Making the Second Ghetto: Race and Housing in Chicago 1940-1960

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University of Chicago Press, May 8, 1998 - History - 362 pages
7 Reviews
In Making the Second Ghetto, Arnold Hirsch argues that in the post-depression years Chicago was a "pioneer in developing concepts and devices" for housing segregation. Hirsch shows that the legal framework for the national urban renewal effort was forged in the heat generated by the racial struggles waged on Chicago's South Side. His chronicle of the strategies used by ethnic, political, and business interests in reaction to the great migration of southern blacks in the 1940s describes how the violent reaction of an emergent "white" population combined with public policy to segregate the city.

"In this excellent, intricate, and meticulously researched study, Hirsch exposes the social engineering of the post-war ghetto."—Roma Barnes, Journal of American Studies

"According to Arnold Hirsch, Chicago's postwar housing projects were a colossal exercise in moral deception. . . . [An] excellent study of public policy gone astray."—Ron Grossman, Chicago Tribune

"An informative and provocative account of critical aspects of the process in [Chicago]. . . . A good and useful book."—Zane Miller, Reviews in American History

"A valuable and important book."—Allan Spear, Journal of American History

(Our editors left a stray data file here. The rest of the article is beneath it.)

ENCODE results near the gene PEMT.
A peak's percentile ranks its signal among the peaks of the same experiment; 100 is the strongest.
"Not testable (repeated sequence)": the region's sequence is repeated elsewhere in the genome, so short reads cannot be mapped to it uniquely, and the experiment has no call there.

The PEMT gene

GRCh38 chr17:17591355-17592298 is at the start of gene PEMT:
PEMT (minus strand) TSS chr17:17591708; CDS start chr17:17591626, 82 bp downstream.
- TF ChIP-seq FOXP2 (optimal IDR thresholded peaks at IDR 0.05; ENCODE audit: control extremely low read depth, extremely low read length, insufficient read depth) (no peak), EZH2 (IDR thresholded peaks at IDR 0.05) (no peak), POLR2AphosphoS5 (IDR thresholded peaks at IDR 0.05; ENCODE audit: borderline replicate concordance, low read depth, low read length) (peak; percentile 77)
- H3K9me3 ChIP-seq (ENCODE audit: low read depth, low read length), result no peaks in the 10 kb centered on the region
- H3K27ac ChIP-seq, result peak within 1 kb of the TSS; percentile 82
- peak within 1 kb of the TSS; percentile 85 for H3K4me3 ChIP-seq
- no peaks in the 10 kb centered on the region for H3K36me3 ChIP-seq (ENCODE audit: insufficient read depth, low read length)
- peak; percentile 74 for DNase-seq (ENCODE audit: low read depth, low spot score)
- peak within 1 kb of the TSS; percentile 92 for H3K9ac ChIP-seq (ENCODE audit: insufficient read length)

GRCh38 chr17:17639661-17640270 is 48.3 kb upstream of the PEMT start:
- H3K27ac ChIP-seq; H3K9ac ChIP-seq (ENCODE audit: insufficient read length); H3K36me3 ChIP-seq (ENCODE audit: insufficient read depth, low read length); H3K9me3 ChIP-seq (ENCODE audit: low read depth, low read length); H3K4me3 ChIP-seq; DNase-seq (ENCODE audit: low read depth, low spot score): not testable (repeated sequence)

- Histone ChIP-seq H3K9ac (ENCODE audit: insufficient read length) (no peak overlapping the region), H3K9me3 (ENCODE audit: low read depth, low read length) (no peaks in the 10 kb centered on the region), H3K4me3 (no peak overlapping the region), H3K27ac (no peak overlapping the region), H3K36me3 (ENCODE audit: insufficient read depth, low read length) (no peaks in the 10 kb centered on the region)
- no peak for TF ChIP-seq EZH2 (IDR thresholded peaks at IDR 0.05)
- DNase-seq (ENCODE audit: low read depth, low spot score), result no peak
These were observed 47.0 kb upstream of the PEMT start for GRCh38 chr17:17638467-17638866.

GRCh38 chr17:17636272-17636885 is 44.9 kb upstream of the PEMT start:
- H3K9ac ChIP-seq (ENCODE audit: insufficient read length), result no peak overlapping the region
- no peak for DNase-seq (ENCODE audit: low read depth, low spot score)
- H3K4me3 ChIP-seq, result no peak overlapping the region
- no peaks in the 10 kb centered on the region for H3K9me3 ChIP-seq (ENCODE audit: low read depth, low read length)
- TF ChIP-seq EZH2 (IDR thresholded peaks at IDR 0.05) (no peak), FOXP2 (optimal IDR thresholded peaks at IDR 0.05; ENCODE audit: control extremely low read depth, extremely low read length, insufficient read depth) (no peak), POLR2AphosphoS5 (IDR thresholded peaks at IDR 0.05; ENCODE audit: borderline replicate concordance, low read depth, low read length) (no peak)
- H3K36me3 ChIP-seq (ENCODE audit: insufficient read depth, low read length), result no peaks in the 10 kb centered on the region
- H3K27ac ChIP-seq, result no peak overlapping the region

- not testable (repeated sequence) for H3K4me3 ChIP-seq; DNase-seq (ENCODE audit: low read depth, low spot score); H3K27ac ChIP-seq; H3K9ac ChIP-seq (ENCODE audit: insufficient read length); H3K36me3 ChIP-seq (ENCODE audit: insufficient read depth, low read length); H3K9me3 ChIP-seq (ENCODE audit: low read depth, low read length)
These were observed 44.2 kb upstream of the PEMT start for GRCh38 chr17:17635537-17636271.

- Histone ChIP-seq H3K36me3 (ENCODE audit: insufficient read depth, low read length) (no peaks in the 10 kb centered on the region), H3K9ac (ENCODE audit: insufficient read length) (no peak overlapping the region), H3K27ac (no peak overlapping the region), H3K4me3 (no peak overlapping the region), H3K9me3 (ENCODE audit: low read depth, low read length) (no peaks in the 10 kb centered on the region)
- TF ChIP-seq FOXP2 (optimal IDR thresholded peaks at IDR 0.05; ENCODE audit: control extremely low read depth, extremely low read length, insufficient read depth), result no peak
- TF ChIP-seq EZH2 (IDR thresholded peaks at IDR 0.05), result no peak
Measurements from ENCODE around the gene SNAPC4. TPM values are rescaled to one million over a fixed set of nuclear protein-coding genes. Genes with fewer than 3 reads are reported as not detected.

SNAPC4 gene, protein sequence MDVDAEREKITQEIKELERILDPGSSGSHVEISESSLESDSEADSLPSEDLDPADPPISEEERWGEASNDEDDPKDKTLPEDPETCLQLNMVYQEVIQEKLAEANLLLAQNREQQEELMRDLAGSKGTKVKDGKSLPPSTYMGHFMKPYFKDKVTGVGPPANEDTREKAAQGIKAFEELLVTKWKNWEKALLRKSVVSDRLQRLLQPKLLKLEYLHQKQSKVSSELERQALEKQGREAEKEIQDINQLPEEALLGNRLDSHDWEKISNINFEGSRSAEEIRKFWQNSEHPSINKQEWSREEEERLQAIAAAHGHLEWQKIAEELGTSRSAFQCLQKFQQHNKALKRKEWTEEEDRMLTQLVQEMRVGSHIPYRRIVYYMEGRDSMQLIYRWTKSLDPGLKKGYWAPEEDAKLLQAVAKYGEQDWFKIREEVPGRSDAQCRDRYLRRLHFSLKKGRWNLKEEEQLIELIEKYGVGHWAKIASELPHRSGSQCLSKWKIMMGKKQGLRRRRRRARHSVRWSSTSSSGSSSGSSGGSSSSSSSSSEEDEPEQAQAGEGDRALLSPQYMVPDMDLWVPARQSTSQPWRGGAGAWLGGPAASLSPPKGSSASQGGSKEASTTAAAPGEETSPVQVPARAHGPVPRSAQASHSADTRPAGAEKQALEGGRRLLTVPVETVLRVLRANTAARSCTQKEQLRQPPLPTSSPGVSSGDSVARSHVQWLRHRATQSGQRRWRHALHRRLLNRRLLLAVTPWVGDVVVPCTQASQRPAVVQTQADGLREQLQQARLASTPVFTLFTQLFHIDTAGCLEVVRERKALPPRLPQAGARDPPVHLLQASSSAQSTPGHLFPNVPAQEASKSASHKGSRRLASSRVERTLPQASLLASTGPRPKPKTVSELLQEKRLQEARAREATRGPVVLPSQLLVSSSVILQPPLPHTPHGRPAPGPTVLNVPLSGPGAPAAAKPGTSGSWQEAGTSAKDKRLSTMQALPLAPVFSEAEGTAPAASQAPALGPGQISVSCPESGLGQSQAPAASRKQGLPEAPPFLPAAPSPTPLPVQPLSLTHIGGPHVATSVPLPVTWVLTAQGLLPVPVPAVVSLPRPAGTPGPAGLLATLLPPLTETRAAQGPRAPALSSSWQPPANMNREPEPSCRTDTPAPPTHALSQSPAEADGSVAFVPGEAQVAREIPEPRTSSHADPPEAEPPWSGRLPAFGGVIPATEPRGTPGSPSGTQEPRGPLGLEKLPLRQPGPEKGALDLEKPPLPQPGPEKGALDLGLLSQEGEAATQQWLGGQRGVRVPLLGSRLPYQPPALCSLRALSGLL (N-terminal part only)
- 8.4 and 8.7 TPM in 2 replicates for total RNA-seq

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Review: Making the Second Ghetto: Race and Housing in Chicago 1940-1960

User Review  - Andrea - Goodreads

For me the key insight is that this spatial arrangement we know as the ghetto is not static or unchanging or some historical holdover that we can't quite seem to get rid of. Instead, 'the contemporary ... Read full review

Review: Making the Second Ghetto: Race and Housing in Chicago 1940-1960

User Review  - Kristin Sinclair - Goodreads

I read this book for my residential segregation and education class - its a fascinating, incredibly detailed account of the political and social processes that contributed to urban renewal and the ... Read full review


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About the author (1998)

Hirsch is research professor of history at the University of New Orleans.

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